Scholar: I audited almost 30 hours of cognitive science classes "for kicks." Washington University has a superb cogsci program (they call it the PNP Program). They offered the opportunity to audit these courses for only $300 per course. This was great bang for the buck. You're right to raise (by implication) that that is a lot of work to not get a degree. The degree would have been nice, but I was working full time, trying to raise my two children (with my wife) and trying to survive in the many ways everyone in big cities tries to survive. I didn't feel that I could make the commitment to do the extra work to get that degree.  Further, I had already jumped through various hoops to get the two degrees that were prerequisite to obtaining a license to practice law.

    Here's one more thing to that went into the mix. I have at least several high-performing intelligent friends, none of whom has any college degree. Perhaps some people in the world would judge them less able due to the lack of a formal degree, but not me. On the other hand, I know hundreds of intellectually unimpressive people who have college degrees.  The thing that is most striking about them is that they have all acted under the assumption that education ends with formal education.  They didn't figure out that if you don't learn to become a self-educator somewhere along the way, it doesn't matter how many degrees you have.

  4. Erich Vieth says:

    Speaking of learning by ignoring, here's a pet peeve: People who answer their cell phones for literally anybody, even though you are discussing serious business with them in person. "Let me just get that," they say, prior to chatting with a former classmate about where to have dinner next weekend. I'm not criticizing looking at the source of the incoming call. I've got two young children, for example, and I simply must take calls from their school during the day–they might be calling me because of an emergency (they haven't actually ever called me–though this is why I do check my ringing cell phone during important discussions).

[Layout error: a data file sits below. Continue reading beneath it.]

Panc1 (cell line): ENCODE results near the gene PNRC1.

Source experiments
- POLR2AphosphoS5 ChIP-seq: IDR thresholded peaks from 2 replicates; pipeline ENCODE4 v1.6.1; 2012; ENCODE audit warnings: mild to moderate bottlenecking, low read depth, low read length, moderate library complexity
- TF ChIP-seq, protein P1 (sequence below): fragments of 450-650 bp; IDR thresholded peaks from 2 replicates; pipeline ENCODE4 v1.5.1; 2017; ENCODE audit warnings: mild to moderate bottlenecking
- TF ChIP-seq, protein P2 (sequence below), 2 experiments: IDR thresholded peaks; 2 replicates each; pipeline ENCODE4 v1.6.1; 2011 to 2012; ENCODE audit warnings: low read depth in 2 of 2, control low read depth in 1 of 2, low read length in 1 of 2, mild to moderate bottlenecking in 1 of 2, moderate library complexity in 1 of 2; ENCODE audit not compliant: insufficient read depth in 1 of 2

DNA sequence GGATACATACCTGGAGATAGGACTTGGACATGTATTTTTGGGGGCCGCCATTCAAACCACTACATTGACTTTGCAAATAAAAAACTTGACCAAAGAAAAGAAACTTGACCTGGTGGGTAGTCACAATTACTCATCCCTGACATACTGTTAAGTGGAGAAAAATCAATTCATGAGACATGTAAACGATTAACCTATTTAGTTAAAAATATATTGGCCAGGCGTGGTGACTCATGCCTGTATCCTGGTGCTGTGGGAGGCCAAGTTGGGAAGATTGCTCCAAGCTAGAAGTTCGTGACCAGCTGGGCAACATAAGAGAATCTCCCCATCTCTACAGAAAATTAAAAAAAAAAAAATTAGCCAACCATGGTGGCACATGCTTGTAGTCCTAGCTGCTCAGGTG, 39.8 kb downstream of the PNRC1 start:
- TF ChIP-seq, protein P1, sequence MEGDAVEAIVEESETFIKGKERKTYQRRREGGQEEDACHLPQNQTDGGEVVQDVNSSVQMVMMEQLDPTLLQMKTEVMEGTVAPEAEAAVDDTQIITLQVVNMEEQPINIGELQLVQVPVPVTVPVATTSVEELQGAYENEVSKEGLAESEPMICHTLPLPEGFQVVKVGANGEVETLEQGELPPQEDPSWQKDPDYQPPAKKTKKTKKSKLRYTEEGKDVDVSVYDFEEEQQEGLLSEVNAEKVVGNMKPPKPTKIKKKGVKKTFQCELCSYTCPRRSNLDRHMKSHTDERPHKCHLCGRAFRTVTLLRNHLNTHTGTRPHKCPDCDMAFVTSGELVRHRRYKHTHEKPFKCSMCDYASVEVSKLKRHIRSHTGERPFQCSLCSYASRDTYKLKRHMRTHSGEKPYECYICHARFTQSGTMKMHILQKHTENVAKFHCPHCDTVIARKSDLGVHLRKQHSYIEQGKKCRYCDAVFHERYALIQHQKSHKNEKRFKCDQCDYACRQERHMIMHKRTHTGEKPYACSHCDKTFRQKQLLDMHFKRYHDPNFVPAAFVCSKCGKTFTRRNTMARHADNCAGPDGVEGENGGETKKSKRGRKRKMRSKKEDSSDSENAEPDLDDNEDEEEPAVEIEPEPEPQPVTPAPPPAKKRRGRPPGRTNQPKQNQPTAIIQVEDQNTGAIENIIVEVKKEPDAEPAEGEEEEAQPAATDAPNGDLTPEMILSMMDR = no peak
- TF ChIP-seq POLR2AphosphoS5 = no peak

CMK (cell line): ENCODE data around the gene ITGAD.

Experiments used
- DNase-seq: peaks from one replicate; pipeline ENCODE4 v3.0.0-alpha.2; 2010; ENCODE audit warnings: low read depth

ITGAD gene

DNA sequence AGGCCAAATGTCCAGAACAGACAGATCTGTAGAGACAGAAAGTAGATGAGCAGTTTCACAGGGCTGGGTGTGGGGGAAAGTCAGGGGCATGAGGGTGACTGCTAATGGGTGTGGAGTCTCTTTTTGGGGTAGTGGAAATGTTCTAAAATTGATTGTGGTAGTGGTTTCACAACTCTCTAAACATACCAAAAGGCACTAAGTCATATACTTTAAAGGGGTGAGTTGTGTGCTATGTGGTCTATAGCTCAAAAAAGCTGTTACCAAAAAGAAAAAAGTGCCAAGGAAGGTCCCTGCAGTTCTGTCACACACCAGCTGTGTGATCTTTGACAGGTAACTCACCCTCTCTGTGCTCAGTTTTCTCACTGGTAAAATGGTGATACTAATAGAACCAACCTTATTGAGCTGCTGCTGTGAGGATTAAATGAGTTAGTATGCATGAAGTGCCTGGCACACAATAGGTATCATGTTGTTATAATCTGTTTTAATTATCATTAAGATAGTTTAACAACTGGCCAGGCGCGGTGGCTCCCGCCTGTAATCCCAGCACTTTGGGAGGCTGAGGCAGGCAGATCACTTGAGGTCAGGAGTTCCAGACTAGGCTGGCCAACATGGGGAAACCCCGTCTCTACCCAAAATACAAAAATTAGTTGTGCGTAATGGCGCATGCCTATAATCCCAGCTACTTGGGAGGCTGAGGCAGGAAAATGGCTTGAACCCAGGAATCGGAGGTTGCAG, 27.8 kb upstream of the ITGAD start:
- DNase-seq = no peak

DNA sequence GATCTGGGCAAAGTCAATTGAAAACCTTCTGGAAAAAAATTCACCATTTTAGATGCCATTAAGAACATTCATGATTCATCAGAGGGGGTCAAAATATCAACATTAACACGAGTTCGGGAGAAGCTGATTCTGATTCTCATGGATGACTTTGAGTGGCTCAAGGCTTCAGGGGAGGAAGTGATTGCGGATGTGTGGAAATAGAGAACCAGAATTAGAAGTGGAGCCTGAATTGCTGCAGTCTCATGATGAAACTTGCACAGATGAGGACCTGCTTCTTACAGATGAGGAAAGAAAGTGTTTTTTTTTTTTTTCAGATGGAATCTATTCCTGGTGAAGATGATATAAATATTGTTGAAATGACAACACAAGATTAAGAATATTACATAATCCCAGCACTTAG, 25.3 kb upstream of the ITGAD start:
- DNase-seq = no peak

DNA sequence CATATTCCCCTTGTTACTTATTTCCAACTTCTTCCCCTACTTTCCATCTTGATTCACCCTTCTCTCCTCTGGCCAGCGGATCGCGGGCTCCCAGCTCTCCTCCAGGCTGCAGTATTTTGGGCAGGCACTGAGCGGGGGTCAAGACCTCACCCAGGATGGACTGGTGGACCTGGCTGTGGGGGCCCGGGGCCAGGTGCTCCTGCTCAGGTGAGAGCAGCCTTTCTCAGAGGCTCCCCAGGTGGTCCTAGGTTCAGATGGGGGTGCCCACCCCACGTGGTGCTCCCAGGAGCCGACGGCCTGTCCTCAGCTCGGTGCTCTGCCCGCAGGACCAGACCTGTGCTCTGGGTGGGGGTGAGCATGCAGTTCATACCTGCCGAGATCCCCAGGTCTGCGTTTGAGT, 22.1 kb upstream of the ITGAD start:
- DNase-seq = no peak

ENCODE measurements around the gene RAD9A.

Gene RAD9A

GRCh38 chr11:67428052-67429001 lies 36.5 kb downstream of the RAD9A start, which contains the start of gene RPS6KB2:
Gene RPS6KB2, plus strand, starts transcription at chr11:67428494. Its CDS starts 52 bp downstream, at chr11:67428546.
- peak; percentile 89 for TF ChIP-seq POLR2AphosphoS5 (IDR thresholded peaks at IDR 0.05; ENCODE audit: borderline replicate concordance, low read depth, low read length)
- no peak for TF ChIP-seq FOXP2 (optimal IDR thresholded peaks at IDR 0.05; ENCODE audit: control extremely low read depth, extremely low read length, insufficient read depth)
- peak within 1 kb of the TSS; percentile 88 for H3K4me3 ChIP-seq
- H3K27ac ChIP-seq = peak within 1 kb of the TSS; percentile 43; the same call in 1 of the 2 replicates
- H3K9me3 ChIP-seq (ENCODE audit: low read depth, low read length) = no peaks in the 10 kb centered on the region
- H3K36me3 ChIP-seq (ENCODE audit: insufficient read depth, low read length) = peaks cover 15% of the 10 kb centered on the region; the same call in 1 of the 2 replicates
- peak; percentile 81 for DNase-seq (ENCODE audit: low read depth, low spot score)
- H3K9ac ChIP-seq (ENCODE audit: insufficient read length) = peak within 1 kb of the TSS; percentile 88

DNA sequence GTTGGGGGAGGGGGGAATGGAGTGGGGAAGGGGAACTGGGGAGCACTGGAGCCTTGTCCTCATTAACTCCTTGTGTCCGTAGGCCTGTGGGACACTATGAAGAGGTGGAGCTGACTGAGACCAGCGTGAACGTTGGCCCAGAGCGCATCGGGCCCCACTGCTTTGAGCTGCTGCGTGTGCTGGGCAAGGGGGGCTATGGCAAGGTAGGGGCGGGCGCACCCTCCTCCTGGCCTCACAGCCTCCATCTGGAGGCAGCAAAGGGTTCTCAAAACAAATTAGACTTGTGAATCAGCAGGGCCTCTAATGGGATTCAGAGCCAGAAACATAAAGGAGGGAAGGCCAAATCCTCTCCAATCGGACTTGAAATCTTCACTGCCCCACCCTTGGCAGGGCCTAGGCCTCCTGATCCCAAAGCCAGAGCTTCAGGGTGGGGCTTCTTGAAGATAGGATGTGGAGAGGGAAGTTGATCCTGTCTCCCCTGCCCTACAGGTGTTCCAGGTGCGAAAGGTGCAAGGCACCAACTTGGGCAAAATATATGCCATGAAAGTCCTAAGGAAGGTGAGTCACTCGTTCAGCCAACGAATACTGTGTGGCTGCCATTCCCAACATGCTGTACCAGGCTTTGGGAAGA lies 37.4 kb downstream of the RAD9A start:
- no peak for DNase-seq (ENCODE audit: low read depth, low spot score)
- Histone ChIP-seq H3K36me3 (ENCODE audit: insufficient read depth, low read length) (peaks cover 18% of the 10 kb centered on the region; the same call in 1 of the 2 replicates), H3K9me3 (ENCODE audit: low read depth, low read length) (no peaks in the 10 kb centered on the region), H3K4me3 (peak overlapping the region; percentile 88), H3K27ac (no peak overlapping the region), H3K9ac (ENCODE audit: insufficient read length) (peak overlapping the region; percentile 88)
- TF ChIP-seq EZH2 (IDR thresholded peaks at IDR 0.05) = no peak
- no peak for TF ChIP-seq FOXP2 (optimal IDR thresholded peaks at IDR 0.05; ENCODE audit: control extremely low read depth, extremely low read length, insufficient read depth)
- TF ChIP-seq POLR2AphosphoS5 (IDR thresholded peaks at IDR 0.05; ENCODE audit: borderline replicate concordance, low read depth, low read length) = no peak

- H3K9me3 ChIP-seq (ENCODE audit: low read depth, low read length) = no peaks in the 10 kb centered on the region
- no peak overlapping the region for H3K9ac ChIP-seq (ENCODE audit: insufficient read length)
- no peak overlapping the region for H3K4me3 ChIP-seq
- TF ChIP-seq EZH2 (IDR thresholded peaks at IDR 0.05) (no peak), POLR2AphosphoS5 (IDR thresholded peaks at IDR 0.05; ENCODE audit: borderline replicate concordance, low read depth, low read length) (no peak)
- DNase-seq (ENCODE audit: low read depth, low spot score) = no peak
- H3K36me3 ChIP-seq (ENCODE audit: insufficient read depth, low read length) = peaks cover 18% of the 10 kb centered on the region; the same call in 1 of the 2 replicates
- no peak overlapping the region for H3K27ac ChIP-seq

It's gotten to the point where I sometimes remind people that we will ignore all non-emergency calls as a condition for having a conversation. I actually don't know have some people get anything meaningful done during the day, given their inability to ignore their cell phones, which ring every 10 minutes.

  5. Friends, Romans, Countrybumkins, been a long day, trying to cherish every second. Well I don't know where to start, so I guess I will start with the third thing.

    I don't like being put on speaker phone, especially when the person is calling you and kind of assuming that you might not pick up, so they have you on speaker while they wait and see if you are home, then its like…"hello" click Hello "hello" , oh hello, "ya hello, you called me". GRRRR.

    Okay maybe I should've saved that rant for last, cuz I actually found some neat links today (not to say that my other links aren't top notch).

    Well here is the first link to a site which may interest many of the readers here.. .http://mwillett.org/Debate/viewtopic.php?t=3167
    It is a thread about a real life "miracles" (which actually happened), complete with analysis by atheists(realists) who point out some other feasible (yet less sacred) explanations. It contains a first hand account of "god speaking", a near miss accident, and visions (hallucinations).

    Next is a thought provoking link which has concluded that true Atheists *never* become Christians, but true Christians are indeed becoming Atheists quite *frequently*.

    Here.. .http://mwillett.org/atheism/exatheists.htm
    In my humble opinion, knowledge and experience would seem to accompany those who have seen fault in their ways, and have since changed.

    And for my first topic of business, I have officially changed my views on the origin of life. At this point I am leaning toward the "undersea volcanic vent" explanation for the first bits of life to take hold. This is based on a documentary by (I never thought I would say it, but to their credit they seem to be much more scientific minded lately) the Discovery Channel. Here is a link which meets my approval in terms of the "black smoker" deep sea volcanic vent theory of the first bacteria colonies/life on earth.